In the past decade, Fiber-Optic (FO) based sensing has opened up opportunities for in-well reservoir surveillance in the oil and gas industry. Distributed Temperature Sensing (DTS) has been used in applications such as steam front monitoring in thermal EOR and injection conformance monitoring in waterflood projects using (improved) warmback analysis and FO based pressure gauges are deployed commonly. In recent years1 significant progress has also been made to mature other, new FO based surveillance methods such as the application of Distributed Strain Sensing (DSS) for monitoring reservoir compaction and well deformation, multidrop Distributed Pressure Sensing (DPS) for fluid level determination, and Distributed Acoustic Sensing (DAS) for geophysical and production/injection profiling. For the latter application, numerous field surveys were conducted to develop the evaluation algorithms or workflows which convert the DAS noise recordings into flow rates from individual zones. The applicability of a new graphical user-interface has been expanded to include smart producers and injectors that allows the user to visualize (in real time), QC and evaluate the DAS data. Also, the evaluation methods for the use of DTS for warmback analysis have been significantly improved.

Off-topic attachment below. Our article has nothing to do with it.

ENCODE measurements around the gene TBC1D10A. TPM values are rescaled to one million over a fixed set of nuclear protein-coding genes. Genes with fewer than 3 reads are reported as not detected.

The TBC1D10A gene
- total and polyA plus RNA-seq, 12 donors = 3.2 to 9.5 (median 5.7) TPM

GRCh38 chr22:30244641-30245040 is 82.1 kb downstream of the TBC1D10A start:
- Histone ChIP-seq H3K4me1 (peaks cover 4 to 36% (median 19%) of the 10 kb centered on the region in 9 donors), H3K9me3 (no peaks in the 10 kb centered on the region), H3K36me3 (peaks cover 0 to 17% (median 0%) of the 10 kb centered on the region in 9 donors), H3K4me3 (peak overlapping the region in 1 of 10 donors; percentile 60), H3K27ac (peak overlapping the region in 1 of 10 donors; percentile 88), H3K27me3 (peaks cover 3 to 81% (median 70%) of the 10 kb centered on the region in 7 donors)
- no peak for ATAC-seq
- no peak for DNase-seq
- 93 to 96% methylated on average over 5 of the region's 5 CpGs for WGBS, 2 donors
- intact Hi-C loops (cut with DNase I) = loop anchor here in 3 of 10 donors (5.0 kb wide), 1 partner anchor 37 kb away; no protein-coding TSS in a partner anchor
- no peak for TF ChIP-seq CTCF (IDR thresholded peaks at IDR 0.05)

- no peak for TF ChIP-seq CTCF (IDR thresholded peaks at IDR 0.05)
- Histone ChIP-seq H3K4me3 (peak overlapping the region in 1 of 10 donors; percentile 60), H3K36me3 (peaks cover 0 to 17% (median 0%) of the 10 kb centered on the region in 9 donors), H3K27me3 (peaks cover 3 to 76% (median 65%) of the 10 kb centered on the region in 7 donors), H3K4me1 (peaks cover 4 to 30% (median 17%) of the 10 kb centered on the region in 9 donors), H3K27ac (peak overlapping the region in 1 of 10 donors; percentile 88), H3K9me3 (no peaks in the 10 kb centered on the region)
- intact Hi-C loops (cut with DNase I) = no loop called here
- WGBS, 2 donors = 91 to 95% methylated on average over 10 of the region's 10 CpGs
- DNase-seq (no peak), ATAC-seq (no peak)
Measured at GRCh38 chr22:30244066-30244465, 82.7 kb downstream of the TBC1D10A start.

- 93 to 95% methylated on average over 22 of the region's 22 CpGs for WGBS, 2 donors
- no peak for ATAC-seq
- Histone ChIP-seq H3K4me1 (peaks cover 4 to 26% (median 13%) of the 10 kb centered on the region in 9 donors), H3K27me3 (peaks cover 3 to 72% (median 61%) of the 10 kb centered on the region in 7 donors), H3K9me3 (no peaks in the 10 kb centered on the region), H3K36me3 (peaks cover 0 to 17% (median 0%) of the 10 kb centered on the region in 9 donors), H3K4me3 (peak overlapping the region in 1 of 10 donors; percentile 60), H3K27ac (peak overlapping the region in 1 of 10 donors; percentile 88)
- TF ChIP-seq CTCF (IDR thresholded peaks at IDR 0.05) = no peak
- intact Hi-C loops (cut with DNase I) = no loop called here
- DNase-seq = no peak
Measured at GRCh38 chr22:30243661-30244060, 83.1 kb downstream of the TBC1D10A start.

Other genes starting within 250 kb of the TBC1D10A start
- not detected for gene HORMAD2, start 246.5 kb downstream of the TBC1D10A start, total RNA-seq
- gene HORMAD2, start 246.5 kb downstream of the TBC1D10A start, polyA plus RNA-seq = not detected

There are still improvements to be made in enabling Distributed Sensing infrastructure, such as handling and evaluation of very large data volumes, seamless FO data transfer, the robustness & cost of the FO system installation in subsea installations, and the overall integration of FO surveillance into traditional workflows. It will take some time before all these issues are addressed but we believe that FO based applications will play a key role in future well and reservoir surveillance.
In this paper we present a recent example of single-phase flow profiling using DAS. The example is from a long horizontal, smart polymer injector operated by Petroleum Development Oman (PDO).